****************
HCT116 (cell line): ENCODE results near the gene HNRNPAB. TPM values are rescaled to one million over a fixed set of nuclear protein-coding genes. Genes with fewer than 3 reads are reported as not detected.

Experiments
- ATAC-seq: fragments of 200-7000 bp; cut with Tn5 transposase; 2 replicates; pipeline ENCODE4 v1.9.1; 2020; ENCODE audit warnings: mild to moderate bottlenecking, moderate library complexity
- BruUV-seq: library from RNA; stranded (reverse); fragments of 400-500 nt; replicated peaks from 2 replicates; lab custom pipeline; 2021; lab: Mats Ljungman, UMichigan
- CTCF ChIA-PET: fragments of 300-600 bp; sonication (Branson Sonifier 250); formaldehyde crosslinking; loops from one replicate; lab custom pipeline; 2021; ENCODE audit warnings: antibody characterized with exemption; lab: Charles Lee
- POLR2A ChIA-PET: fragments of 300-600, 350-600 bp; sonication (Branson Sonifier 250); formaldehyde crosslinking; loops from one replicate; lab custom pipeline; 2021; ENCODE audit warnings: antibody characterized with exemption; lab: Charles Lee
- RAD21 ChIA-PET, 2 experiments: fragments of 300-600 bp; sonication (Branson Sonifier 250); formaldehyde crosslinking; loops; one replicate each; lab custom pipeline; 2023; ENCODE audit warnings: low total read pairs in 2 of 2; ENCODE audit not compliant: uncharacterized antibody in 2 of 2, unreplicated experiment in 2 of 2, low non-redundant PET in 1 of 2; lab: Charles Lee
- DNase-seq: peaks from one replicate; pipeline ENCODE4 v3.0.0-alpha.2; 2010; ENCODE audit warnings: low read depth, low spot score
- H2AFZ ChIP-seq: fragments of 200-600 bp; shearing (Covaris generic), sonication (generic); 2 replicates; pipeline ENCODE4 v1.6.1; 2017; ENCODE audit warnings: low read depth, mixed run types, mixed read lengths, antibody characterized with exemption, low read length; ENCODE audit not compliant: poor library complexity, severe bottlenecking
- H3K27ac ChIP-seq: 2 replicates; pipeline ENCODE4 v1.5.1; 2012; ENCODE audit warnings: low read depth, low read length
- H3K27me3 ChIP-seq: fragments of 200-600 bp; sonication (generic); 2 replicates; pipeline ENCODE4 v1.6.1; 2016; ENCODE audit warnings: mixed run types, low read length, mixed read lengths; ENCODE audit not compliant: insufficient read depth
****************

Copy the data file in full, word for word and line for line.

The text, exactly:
HCT116 (cell line): ENCODE results near the gene HNRNPAB. TPM values are rescaled to one million over a fixed set of nuclear protein-coding genes. Genes with fewer than 3 reads are reported as not detected.

Experiments
- ATAC-seq: fragments of 200-7000 bp; cut with Tn5 transposase; 2 replicates; pipeline ENCODE4 v1.9.1; 2020; ENCODE audit warnings: mild to moderate bottlenecking, moderate library complexity
- BruUV-seq: library from RNA; stranded (reverse); fragments of 400-500 nt; replicated peaks from 2 replicates; lab custom pipeline; 2021; lab: Mats Ljungman, UMichigan
- CTCF ChIA-PET: fragments of 300-600 bp; sonication (Branson Sonifier 250); formaldehyde crosslinking; loops from one replicate; lab custom pipeline; 2021; ENCODE audit warnings: antibody characterized with exemption; lab: Charles Lee
- POLR2A ChIA-PET: fragments of 300-600, 350-600 bp; sonication (Branson Sonifier 250); formaldehyde crosslinking; loops from one replicate; lab custom pipeline; 2021; ENCODE audit warnings: antibody characterized with exemption; lab: Charles Lee
- RAD21 ChIA-PET, 2 experiments: fragments of 300-600 bp; sonication (Branson Sonifier 250); formaldehyde crosslinking; loops; one replicate each; lab custom pipeline; 2023; ENCODE audit warnings: low total read pairs in 2 of 2; ENCODE audit not compliant: uncharacterized antibody in 2 of 2, unreplicated experiment in 2 of 2, low non-redundant PET in 1 of 2; lab: Charles Lee
- DNase-seq: peaks from one replicate; pipeline ENCODE4 v3.0.0-alpha.2; 2010; ENCODE audit warnings: low read depth, low spot score
- H2AFZ ChIP-seq: fragments of 200-600 bp; shearing (Covaris generic), sonication (generic); 2 replicates; pipeline ENCODE4 v1.6.1; 2017; ENCODE audit warnings: low read depth, mixed run types, mixed read lengths, antibody characterized with exemption, low read length; ENCODE audit not compliant: poor library complexity, severe bottlenecking
- H3K27ac ChIP-seq: 2 replicates; pipeline ENCODE4 v1.5.1; 2012; ENCODE audit warnings: low read depth, low read length
- H3K27me3 ChIP-seq: fragments of 200-600 bp; sonication (generic); 2 replicates; pipeline ENCODE4 v1.6.1; 2016; ENCODE audit warnings: mixed run types, low read length, mixed read lengths; ENCODE audit not compliant: insufficient read depth